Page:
2. All Saints Home Care And Referral Services (CA)
    3. America Walks
    4. American Academy of Physician Assistants
    5. American Association for Health Education
    6. American Association of Colleges of Osteopathic Medicine
    7. American Association of Colleges of Pharmacy
    8. American College of Clinical Pharmacy
    9. American College of Occupational and Environmental Medicine
    10. American College of Prevention Medicine
    11. American Federation of State, County and Municipal Employees
    12. American Heart Association
    13. American Medical Student Association
    14. American Nurses Association
    15. American Osteopathic Association
    16. American Psychological Association
    17. American Public Health Association
    18. American School Health Association
    19. Arthritis Foundation
    20. Asian Pacific Islander Caucus for Public Health
    21. Association for Professionals in Infection Control and Epidemiology
    22. Association of Academic Health Centers
    23. Association of Asian Pacific Community Health Organizations
    24. Association of Maternal & Child Health Programs
    25. Association of Public Health Laboratories
    26. Association of State and Territorial Directors of Nursing
    27. Association of State and Territorial Health Officials
    28. Association of University Centers on Disabilities
    29. Bay County Health Department of Bay City, MI
    30. Beach Cities Health District (L.A. County, CA)
    31. Campaign for Public Health
    32. Children's Hospital and Research Center Oakland
    33. Coalition for Health Services Research
    34. Coalition of National Health Education Organizations
    35. Coastal Health District, Georgia
    36. CommonHealth ACTION
    37. Community Action Partnership
    38. Community Health Councils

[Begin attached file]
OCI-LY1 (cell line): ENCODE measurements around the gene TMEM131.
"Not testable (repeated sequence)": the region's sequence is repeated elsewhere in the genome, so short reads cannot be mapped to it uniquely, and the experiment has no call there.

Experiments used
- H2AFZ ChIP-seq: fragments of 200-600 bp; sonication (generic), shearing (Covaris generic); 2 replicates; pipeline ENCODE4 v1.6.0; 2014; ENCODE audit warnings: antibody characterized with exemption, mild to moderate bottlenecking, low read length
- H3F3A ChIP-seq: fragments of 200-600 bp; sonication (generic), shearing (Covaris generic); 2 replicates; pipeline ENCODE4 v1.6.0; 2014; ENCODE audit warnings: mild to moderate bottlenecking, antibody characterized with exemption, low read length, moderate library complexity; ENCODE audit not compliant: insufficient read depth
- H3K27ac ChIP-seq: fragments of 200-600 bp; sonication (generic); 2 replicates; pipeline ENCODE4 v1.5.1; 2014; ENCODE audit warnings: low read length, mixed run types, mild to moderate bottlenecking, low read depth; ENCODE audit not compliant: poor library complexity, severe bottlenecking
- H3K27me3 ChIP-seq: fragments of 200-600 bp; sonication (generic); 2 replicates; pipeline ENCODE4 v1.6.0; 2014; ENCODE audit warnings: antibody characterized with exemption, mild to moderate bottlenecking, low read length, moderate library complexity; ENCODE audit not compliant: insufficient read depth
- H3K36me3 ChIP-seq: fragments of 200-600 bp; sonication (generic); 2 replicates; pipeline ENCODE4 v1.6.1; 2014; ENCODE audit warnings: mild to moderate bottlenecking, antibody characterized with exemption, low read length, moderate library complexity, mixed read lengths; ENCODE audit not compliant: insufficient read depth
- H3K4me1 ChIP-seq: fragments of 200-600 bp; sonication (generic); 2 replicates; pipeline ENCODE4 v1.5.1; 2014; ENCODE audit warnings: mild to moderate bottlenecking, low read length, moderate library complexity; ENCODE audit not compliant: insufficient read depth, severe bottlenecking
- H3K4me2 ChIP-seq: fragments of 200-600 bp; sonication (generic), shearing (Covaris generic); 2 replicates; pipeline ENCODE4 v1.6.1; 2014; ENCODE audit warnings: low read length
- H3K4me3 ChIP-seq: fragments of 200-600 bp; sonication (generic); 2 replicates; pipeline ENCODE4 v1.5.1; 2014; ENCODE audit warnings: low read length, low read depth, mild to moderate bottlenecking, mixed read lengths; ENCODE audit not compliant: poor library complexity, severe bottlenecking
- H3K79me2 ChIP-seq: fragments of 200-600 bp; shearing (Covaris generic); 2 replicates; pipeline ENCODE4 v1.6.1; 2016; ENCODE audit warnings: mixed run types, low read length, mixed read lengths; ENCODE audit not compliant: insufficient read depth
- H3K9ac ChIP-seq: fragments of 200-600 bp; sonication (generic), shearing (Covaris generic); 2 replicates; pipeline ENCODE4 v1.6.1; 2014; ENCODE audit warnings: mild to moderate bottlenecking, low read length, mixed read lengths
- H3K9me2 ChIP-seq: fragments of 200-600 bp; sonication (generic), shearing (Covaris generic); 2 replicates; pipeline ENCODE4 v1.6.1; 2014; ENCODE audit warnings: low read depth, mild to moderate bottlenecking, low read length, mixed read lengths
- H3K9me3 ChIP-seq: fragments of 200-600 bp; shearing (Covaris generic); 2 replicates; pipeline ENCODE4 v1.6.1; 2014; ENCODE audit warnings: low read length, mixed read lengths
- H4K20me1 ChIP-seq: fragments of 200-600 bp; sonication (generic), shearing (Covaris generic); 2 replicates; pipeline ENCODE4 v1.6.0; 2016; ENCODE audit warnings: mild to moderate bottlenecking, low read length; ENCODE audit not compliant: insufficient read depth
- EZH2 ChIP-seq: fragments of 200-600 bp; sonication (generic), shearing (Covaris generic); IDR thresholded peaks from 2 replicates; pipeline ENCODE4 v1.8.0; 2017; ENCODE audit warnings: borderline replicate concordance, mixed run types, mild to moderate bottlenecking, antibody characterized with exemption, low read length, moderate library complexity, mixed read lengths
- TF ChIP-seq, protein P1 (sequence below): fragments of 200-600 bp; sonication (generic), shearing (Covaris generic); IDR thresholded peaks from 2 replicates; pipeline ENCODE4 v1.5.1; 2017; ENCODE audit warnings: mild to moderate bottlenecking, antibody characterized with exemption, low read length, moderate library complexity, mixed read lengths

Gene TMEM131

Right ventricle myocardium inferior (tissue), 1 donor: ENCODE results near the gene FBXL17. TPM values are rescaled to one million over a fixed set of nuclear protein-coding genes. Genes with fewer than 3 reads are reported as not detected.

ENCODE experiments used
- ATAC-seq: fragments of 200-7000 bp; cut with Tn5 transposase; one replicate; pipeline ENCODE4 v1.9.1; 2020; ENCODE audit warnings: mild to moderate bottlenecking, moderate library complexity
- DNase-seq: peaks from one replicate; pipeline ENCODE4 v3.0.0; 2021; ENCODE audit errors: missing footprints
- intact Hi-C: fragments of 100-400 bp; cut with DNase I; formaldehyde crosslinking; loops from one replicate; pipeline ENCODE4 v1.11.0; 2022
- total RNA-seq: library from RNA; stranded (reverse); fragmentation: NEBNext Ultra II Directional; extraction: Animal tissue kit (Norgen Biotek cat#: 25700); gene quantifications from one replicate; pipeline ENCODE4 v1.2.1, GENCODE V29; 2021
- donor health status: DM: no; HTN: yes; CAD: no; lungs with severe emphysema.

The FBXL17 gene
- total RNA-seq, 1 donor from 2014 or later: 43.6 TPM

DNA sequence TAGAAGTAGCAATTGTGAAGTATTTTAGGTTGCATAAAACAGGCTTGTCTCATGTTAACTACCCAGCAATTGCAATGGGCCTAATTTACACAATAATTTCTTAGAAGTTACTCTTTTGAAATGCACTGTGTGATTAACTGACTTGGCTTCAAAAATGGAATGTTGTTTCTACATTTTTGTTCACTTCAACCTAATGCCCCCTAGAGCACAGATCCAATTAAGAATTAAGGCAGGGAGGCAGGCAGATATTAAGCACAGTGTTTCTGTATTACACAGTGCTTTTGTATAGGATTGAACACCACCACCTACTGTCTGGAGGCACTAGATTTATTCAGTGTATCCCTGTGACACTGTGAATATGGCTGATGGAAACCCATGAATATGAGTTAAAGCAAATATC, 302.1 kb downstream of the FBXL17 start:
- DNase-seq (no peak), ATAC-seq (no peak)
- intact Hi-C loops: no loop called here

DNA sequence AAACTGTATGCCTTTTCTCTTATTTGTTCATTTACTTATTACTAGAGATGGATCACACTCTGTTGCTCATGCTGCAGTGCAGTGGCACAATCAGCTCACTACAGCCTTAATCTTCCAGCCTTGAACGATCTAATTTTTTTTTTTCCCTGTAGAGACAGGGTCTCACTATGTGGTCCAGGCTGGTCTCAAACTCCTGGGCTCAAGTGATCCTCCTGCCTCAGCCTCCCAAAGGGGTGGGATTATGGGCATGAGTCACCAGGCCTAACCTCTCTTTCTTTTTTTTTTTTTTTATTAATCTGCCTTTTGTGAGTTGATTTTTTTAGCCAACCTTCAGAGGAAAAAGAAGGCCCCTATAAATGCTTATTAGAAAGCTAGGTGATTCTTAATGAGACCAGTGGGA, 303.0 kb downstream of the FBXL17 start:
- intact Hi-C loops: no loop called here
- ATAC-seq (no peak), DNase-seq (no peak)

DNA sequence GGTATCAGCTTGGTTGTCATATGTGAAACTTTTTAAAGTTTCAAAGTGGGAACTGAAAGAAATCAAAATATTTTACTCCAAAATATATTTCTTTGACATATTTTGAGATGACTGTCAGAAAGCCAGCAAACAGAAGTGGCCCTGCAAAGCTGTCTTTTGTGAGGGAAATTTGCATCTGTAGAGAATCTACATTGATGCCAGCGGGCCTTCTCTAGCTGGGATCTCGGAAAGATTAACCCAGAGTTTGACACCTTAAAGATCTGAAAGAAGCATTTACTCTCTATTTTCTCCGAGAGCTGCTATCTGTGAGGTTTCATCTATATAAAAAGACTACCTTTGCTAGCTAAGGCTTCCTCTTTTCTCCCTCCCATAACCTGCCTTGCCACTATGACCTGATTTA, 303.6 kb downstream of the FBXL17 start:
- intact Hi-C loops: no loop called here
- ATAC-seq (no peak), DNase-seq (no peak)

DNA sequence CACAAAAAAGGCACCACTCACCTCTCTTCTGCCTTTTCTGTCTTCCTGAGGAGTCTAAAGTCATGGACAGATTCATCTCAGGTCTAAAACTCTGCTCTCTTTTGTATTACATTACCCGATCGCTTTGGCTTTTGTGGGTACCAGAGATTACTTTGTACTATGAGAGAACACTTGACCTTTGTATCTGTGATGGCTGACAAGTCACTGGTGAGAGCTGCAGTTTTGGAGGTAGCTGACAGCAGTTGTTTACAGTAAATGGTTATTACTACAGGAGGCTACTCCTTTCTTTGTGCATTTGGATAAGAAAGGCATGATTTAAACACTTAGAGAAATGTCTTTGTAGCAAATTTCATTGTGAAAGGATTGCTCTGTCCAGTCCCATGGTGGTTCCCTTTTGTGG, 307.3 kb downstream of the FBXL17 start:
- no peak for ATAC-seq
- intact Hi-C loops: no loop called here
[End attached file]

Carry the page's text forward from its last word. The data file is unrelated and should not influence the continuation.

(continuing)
39. Community Health Partnership: Oregon’s Public Health Institute
    40. Council of State and Territorial Epidemiologists
    41. Defeat Diabetes Foundation
    42. Faces and Voices of Recovery
    43. Family Voices
    44. Hawai‘i Public Health Association
    45. Hepatitis C Association
    46. Hepatitis Foundation International
    47. HIV Medicine Association
    48. Home Safety Council
    49. Ingham County Health Department, Lansing, Michigan
    50. Infectious Diseases Society of America
    51. Khmer Health Advocates, Inc.
    52. Michigan Association for Local Public Health
    53. Monroe County Public Health Department (MI)
    54. National Association for Public Health Statistics and Information Systems
    55. National Association for Sport and Physical Education
    56. National Association of Counties
    57. National Association of County and City Health Officials
    58. National Coalition for LGBT Health
    59. National Coalition for Promoting Physical Activity
    60. National Forum for Heart Disease and Stroke Prevention
    61. National Health Council
    62. National Health Equity Coalition
    63. National Initiative for Children’s Healthcare Quality
    64. National Network of Public Health Institutes
    65. National Nursing Centers Consortium
    66. National Psoriasis Foundation
    67. National REACH Coalition
    68. National Recreation and Park Association
    69. National Viral Hepatitis Roundtable
    70. Native Hawaiian and Pacific Islander Alliance
    71. Nemours
    72. North American Quitline Consortium
    73. Partners for a Healthy Nevada
    74. Planned Parenthood Federation of America
    75. Prevention Institute
    76. Public Health Foundation
    77. Public Health Institute
    78. Public Health-Seattle & King County
    79. REACH U.S. Charleston and Georgetown Diabetes Coalition
    80. REACH U.S. Southeastern African American CEED for Diabetes
    81. Research!America
    82. Safe States Alliance
    83. Society for Adolescent Health and Medicine
    84. Society for Public Health Education
    85. Strategic Health Policy International, Inc.
    86. The New York Academy of Medicine
    87. The Youth Becoming Healthy Project, Inc.
    88. Trust for America’s Health
    89. WalkSanDiego
    90. YMCA of the USA